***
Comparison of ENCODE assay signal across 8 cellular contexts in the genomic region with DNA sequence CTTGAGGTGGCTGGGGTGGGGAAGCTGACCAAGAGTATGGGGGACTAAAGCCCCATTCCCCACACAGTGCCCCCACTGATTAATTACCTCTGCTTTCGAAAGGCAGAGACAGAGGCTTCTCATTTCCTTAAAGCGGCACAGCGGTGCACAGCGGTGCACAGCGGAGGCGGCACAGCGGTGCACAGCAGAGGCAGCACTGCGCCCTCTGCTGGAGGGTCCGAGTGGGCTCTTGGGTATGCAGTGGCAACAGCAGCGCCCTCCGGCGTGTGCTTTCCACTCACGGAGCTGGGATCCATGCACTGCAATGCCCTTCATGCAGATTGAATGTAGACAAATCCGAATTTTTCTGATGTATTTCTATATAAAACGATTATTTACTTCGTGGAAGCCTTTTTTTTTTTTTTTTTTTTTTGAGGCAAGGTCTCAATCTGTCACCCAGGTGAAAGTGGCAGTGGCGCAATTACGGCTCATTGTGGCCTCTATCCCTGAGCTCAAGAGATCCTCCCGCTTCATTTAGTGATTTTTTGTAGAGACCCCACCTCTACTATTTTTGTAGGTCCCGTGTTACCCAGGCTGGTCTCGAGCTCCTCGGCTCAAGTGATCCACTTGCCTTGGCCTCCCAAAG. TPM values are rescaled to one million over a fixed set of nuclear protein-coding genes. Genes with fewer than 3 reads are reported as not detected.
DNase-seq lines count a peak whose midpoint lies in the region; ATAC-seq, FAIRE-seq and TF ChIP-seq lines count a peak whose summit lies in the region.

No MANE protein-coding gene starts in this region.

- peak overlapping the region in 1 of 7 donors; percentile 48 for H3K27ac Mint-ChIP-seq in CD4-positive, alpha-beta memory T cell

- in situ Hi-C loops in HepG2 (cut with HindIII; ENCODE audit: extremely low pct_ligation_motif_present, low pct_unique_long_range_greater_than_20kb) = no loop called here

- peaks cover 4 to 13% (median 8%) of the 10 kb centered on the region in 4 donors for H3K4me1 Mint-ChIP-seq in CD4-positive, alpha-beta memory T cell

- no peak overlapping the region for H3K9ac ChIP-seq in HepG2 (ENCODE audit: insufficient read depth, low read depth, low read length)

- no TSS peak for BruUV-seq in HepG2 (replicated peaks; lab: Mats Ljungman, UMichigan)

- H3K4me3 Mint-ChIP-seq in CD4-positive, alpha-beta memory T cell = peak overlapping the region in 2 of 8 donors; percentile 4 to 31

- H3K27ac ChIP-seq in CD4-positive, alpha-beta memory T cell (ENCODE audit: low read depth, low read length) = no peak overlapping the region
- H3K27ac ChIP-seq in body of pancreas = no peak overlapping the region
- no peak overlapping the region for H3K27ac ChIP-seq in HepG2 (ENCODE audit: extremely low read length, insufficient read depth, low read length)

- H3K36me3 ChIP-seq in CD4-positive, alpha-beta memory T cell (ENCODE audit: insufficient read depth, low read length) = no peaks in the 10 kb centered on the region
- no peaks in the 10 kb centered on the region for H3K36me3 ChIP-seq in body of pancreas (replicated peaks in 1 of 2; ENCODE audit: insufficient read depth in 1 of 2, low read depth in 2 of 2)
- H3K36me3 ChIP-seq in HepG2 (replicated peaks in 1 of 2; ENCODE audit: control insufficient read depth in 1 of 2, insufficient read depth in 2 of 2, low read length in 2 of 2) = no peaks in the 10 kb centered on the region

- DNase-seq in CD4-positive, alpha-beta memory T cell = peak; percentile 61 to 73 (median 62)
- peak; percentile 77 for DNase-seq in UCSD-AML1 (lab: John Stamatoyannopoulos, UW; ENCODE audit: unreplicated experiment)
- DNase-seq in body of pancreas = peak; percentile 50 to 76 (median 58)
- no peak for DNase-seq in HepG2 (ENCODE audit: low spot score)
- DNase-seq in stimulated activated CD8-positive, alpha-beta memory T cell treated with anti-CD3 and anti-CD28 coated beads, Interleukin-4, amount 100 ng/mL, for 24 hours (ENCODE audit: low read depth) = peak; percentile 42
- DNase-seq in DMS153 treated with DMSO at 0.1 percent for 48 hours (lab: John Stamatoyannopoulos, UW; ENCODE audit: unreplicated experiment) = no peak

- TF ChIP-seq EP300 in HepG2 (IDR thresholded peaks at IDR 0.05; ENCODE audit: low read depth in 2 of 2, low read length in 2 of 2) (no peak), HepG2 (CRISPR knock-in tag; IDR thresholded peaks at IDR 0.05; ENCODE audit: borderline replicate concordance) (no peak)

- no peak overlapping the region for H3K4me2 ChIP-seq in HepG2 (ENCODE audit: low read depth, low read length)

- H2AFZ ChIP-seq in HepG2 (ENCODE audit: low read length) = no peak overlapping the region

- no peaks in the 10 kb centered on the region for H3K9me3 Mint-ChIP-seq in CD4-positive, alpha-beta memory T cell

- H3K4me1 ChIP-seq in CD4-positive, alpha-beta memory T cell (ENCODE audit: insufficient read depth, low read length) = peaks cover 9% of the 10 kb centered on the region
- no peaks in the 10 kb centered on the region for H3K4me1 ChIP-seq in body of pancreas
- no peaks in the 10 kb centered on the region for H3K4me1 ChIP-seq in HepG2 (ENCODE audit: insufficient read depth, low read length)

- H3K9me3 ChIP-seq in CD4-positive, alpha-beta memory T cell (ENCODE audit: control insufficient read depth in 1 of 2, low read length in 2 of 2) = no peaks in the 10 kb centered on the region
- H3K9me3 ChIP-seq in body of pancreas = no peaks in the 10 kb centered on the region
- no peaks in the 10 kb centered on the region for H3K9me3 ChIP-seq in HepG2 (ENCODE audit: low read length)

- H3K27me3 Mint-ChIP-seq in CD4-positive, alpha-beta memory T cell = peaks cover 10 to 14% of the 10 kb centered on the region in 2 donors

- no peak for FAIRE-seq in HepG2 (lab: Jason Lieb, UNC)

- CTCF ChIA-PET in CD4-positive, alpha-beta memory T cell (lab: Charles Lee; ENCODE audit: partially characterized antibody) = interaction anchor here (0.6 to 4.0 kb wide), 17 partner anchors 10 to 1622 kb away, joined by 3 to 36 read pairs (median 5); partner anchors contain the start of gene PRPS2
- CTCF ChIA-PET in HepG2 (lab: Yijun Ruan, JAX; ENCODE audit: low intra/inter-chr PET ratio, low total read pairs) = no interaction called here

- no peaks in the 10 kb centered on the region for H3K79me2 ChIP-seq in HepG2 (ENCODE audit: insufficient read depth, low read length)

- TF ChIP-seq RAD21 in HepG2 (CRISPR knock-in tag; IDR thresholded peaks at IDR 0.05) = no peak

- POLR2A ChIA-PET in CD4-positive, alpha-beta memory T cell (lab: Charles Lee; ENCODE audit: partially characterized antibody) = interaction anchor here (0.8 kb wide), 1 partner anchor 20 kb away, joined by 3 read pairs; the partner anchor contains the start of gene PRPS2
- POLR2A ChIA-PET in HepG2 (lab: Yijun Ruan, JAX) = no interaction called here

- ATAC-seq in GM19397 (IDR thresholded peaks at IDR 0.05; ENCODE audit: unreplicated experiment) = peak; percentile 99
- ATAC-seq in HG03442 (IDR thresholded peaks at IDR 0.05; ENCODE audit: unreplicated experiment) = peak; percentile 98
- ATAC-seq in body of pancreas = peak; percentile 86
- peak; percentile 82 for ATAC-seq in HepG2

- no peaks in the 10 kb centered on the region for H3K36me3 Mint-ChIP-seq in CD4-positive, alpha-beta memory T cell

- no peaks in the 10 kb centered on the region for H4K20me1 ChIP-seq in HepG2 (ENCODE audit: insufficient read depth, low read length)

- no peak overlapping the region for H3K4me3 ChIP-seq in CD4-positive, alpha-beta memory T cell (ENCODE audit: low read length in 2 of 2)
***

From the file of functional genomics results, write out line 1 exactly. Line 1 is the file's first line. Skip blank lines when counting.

Comparison of ENCODE assay signal across 8 cellular contexts in the genomic region with DNA sequence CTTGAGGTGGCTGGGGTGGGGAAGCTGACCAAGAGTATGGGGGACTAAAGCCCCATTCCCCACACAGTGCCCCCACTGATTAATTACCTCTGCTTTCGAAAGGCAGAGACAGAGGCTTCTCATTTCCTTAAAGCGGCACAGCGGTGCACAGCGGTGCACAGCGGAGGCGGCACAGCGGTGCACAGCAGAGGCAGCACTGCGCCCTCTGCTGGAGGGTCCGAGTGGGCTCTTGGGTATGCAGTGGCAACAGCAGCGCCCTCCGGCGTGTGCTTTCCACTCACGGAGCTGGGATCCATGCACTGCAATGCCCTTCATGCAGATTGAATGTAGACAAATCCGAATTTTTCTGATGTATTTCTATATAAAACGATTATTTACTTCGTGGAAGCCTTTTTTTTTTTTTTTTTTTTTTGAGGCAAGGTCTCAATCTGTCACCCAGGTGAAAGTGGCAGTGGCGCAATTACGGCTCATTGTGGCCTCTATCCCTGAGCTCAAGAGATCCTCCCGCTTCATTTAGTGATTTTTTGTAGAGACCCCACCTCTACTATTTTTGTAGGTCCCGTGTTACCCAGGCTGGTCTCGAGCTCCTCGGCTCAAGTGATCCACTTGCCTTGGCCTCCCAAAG. TPM values are rescaled to one million over a fixed set of nuclear protein-coding genes. Genes with fewer than 3 reads are reported as not detected.